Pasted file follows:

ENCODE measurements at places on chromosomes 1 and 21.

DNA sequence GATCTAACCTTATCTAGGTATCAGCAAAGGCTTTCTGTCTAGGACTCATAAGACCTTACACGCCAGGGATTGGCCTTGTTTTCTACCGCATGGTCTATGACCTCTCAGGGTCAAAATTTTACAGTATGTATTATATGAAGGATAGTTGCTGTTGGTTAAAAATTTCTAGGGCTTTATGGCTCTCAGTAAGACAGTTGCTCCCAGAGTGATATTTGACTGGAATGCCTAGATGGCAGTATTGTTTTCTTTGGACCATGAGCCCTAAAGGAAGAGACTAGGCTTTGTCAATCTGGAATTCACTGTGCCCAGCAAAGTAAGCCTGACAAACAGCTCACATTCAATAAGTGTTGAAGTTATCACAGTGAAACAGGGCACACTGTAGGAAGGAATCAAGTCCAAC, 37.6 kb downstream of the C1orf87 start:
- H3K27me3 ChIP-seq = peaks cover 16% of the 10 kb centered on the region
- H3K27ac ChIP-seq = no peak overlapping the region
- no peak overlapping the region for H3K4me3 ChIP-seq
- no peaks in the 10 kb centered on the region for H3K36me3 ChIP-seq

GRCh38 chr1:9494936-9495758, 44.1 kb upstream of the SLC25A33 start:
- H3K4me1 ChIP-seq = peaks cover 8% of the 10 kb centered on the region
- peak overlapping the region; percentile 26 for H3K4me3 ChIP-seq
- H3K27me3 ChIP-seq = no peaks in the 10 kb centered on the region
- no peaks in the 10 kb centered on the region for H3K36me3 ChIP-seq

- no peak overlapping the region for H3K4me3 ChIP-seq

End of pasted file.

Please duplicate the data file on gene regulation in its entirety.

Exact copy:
ENCODE measurements at places on chromosomes 1 and 21.

DNA sequence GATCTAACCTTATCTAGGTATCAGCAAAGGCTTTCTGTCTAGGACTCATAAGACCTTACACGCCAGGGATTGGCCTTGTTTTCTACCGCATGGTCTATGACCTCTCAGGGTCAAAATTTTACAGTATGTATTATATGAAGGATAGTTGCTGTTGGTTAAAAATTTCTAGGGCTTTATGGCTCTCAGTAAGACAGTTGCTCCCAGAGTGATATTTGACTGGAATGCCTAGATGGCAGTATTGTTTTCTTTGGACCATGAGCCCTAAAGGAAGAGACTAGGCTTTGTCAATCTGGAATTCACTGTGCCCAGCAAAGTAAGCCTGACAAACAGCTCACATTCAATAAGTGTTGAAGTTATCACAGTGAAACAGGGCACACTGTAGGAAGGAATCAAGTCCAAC, 37.6 kb downstream of the C1orf87 start:
- H3K27me3 ChIP-seq = peaks cover 16% of the 10 kb centered on the region
- H3K27ac ChIP-seq = no peak overlapping the region
- no peak overlapping the region for H3K4me3 ChIP-seq
- no peaks in the 10 kb centered on the region for H3K36me3 ChIP-seq

GRCh38 chr1:9494936-9495758, 44.1 kb upstream of the SLC25A33 start:
- H3K4me1 ChIP-seq = peaks cover 8% of the 10 kb centered on the region
- peak overlapping the region; percentile 26 for H3K4me3 ChIP-seq
- H3K27me3 ChIP-seq = no peaks in the 10 kb centered on the region
- no peaks in the 10 kb centered on the region for H3K36me3 ChIP-seq

- no peak overlapping the region for H3K4me3 ChIP-seq